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22:25 / 02.04.2019 347

Uzbekistan wants to join WTO, but increased fees will hinder negotiations

Photo: wto.org

More than a year ago, Uzbekistan resumed the process of accession to the World Trade Organization (WTO). This was designated by President Shavkat Mirziyoyev in the Actions Strategy for 2017–2021 as one of the key areas of development of the country in the trade-economic sphere.

“Almost all countries of the world have already joined, and we are still lagging behind. Negotiations are about to begin. Different approaches are emerging in the government offices as to how we are better prepared for joining. Unfortunately, these approaches are rarely openly declared, so it is very difficult to evaluate and discuss them,” an economist Yuli Yusupov says.

According to him, in order to obtain more advantageous positions in negotiations on accession to the WTO, it is necessary to raise customs duties where possible, in advance.

“Then supposedly it will be possible to bargain for more favorable conditions, agreeing on their reduction. Negotiations on joining the WTO is similar to bargaining at the Uzbek market: to buy cheaper (for example, for 10,000 soums), you need to start bargaining at an even lower price (8,000). This approach is well understood and seems quite logical. But in practice, it does not work, but only weakens our accession to the WTO,” the expert believes.

Umida Khaknazar, a lawyer and expert on WTO issues, writes in detail about this.

“In the light of the discussions on the possible increase in import duties as a necessary tool in the negotiations on WTO accession, I would like to highlight some aspects that may not have received sufficient attention from the officials who make such decisions,” Umida Khaknazar writes.

According to her, the process of entry into the WTO consists of three main stages:

preparation by the acceding country of a memorandum on foreign trade regime, which describes in detail the policies and institutions of foreign trade;

multilateral negotiations, including holding meetings of the working group in Geneva, as well as questions and answers aimed at clarifying the facts of WTO members interest on the trade regime of the acceding country;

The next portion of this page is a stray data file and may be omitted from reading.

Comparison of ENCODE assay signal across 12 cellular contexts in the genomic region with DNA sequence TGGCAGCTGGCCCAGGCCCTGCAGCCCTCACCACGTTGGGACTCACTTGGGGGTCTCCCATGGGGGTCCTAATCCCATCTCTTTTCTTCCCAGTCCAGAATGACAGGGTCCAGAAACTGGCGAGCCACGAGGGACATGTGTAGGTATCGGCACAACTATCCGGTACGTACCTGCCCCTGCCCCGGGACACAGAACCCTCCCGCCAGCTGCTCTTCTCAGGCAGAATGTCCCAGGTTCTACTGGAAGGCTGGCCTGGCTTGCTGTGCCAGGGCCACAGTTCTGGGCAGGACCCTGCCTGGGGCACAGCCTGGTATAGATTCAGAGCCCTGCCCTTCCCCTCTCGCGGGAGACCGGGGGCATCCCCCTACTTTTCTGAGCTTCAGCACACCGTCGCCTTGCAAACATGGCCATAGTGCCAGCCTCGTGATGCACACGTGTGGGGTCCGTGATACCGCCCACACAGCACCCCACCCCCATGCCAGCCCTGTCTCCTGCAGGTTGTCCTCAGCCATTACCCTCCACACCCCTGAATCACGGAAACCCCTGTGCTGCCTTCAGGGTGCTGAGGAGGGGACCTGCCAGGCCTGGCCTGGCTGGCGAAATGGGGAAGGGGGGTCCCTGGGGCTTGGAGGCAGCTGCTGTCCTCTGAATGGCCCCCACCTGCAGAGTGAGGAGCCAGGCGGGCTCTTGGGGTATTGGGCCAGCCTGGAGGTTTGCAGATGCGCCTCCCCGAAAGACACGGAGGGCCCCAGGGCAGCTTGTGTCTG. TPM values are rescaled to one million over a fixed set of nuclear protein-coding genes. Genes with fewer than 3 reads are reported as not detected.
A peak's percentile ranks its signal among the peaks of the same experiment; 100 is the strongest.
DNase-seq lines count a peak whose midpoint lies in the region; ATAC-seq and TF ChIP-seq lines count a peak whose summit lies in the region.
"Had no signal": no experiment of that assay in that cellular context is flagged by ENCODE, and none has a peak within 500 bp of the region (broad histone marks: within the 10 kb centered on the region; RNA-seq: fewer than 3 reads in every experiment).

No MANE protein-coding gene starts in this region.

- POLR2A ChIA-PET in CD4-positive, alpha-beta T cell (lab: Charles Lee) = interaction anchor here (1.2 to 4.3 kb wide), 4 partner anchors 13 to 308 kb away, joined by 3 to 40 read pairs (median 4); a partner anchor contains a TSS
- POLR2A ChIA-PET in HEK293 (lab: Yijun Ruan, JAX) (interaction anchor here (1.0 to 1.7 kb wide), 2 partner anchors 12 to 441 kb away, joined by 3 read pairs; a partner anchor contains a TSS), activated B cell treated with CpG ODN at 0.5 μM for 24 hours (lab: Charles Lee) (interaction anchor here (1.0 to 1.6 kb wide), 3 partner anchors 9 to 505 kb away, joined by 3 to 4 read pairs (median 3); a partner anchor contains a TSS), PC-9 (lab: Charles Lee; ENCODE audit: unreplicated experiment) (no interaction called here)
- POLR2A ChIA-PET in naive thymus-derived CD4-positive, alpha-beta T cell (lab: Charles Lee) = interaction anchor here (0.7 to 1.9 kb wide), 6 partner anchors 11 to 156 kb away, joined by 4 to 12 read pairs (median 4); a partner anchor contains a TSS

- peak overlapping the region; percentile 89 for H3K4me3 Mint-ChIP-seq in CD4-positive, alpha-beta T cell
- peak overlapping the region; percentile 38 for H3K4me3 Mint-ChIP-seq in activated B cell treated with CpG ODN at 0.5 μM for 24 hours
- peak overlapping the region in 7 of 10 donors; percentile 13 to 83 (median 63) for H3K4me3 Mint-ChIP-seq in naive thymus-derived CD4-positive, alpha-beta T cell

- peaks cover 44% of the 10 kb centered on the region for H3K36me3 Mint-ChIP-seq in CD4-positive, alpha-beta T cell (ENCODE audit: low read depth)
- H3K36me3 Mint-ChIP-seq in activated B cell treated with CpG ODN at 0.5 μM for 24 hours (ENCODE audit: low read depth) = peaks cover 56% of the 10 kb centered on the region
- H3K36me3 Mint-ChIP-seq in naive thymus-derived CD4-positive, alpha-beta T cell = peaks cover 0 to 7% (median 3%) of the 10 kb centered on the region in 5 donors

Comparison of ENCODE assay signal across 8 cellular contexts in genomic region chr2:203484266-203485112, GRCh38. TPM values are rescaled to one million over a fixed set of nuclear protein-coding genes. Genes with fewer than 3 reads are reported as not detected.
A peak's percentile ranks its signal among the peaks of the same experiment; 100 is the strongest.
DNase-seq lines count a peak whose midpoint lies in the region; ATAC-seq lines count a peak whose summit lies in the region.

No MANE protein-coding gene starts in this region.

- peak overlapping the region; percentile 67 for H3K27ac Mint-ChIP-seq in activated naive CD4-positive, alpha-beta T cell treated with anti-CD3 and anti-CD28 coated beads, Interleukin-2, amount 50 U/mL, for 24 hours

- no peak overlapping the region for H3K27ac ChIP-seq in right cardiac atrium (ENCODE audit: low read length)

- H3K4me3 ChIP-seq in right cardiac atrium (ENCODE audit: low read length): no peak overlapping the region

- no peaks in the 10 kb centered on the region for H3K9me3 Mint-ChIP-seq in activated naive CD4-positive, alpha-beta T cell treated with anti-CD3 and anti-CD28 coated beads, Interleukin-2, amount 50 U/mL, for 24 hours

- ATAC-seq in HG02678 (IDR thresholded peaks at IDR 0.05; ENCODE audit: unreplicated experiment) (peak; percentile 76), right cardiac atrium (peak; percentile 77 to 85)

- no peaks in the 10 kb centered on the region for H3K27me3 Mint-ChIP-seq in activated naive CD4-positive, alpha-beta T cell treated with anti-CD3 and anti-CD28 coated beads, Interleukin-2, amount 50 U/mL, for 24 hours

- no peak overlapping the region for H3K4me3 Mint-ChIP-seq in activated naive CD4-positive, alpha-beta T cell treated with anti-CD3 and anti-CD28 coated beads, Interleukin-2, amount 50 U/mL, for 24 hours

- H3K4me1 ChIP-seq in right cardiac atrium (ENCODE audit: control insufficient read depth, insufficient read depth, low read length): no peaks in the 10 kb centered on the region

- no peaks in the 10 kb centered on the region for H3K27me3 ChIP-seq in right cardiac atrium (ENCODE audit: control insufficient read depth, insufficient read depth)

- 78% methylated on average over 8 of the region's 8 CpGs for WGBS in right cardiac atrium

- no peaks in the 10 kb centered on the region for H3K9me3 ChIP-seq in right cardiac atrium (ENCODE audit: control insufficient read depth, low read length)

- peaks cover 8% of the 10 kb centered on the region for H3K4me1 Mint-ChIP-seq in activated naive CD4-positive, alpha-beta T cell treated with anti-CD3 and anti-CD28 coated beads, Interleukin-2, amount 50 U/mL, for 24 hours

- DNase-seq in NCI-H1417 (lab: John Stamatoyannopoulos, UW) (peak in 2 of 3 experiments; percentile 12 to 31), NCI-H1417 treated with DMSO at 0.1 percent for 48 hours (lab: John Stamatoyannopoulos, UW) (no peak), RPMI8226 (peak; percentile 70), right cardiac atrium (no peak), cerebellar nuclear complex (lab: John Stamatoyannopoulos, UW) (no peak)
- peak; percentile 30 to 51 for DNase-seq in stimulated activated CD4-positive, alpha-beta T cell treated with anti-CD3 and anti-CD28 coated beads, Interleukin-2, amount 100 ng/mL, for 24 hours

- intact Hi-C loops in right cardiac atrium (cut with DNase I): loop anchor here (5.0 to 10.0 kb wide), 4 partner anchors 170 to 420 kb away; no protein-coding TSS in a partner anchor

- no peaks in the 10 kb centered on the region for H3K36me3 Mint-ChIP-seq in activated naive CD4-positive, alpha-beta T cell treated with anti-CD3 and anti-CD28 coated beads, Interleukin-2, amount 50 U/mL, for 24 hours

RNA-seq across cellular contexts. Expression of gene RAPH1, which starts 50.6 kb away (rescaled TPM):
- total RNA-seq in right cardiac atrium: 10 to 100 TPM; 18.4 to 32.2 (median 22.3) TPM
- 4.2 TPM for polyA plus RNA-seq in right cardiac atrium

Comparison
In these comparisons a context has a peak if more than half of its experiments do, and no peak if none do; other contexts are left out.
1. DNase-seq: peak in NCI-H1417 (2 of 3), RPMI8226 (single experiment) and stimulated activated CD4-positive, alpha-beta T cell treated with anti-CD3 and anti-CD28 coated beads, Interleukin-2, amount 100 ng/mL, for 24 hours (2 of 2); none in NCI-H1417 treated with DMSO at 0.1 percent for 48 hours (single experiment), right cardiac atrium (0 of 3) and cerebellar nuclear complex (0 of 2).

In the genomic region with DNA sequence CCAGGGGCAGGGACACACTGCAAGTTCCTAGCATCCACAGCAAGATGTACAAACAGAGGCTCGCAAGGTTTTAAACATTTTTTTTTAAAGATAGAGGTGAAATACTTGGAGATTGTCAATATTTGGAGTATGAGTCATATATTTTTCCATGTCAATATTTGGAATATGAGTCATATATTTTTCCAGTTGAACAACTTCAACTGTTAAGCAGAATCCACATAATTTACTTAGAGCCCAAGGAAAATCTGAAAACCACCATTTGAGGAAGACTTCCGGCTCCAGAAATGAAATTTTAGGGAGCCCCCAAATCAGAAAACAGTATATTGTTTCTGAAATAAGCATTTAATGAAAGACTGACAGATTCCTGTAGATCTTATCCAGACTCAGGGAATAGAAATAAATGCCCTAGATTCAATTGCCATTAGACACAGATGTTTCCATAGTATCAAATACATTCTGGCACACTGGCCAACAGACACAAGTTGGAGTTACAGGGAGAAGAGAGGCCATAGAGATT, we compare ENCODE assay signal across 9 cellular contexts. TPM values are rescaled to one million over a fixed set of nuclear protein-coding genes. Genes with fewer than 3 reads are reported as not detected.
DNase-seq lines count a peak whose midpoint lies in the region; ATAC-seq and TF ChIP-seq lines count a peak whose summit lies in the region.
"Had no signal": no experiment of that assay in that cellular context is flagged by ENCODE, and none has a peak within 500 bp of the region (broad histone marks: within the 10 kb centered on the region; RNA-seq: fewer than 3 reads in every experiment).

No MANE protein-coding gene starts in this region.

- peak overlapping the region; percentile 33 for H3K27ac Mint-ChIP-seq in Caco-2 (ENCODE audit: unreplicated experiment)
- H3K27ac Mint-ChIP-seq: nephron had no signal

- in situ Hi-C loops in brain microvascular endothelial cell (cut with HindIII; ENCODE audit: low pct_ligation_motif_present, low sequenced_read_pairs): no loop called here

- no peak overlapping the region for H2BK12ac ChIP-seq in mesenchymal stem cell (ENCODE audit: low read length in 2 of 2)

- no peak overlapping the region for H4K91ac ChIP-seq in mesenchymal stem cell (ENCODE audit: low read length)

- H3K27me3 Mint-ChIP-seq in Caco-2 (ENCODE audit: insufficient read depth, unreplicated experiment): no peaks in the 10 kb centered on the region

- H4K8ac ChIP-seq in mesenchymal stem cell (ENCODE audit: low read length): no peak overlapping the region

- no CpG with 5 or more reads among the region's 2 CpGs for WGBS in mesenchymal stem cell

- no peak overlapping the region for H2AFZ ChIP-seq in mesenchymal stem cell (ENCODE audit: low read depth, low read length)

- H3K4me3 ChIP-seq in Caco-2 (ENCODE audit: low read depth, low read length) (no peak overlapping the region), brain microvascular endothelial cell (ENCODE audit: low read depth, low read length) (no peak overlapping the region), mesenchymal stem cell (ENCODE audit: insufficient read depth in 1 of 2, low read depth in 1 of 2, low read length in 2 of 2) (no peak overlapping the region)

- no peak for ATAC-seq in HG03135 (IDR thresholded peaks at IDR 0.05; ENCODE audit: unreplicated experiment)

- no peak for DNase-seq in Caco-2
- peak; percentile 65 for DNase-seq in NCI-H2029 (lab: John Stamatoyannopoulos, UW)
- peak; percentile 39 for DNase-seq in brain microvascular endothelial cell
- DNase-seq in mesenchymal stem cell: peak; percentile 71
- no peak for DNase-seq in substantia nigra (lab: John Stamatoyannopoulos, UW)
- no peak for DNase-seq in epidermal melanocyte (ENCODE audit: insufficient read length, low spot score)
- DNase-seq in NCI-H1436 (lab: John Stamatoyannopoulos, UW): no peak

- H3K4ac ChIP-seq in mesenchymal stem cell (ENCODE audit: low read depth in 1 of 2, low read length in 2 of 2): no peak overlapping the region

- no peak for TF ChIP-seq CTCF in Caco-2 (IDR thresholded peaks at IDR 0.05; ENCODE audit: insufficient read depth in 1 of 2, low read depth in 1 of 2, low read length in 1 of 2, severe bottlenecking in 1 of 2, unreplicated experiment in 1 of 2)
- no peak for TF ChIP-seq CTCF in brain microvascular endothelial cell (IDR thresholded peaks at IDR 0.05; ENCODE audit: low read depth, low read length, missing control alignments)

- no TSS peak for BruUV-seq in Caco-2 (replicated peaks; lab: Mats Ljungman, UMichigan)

bilateral negotiations on tariff concessions, services and agricultural subsidies. 

The last two stages in practice pass in parallel. In the process of accession, the country should bring the basic laws and trade measures in accordance with WTO rules, as well as satisfy the requests and wishes of WTO members.

During the question and answer stage, the entering country is asked to submit an initial schedule of proposals for trade liberalization.

One of the strategies that some countries have adhered to in the accession process is to propose at this stage a “minimal liberalization” sufficient only for accession to the WTO. The alleged high customs duties are supposedly useful for using them as a “bargaining chip” in the negotiation process and for improving their access to the markets of member countries at future rounds of trade negotiations.

It would seem that such a position is not without logic, when both parties to the negotiations can make certain concessions, and when both parties have something to offer.

But in this case, negotiations are practically unilaterally taking place: WTO members may ask for a reduction in the level of protectionism of the domestic market, but not vice versa. That is, the entering country cannot demand any concessions from member countries other than those already established in the most favored mode.

It should be reminded that requirements for the acceding countries are higher than for the current members of the WTO. 

For example, entering countries are asking to bind all tariffs, while many developing WTO member countries still have a significant share of unrelated non-agricultural tariff lines. Even developed countries such as the USA, Japan, Canada, and Australia have not “tied up” all tariff lines.

In fact, all countries that joined the WTO after 1995 and later (36 countries) were forced to “bind” tariffs in almost all positions. Therefore, the only thing that is possible in the negotiation process is to attempt to leave the most important goods “unrelated”, at least at the initial stage of the negotiations. But at the same time, it should be expected that the negotiating partners will require to link all tariff lines in subsequent negotiations.

With regard to agricultural products, there is no choice, since the Agreement on Agriculture requires the “binding” of tariffs for all goods covered by the agreement. The exception is the provisions of annex 5 to the agreement (for example, Japan and Korea retain import quotas for rice).

Uzbekistan officially filed an application to resume the process of accession to the WTO exactly a year ago. As noted above, the first stage in the negotiation process is the submission of a memorandum on foreign trade. The memorandum has not yet been filed, which means that negotiations have not yet resumed.

WTO members may consider such a delay as an insufficient desire to complete what has been started, which is a wake-up signal to trading partners and potential investors. The political will in this matter will become indisputable if a confident and stable pace of negotiations is demonstrated. This requires coordination of the work of authorized bodies, ministries and departments, involvement of competent personnel and more professional approach. But very important thing is processing of Uzbekistan’s accession to the WTO.

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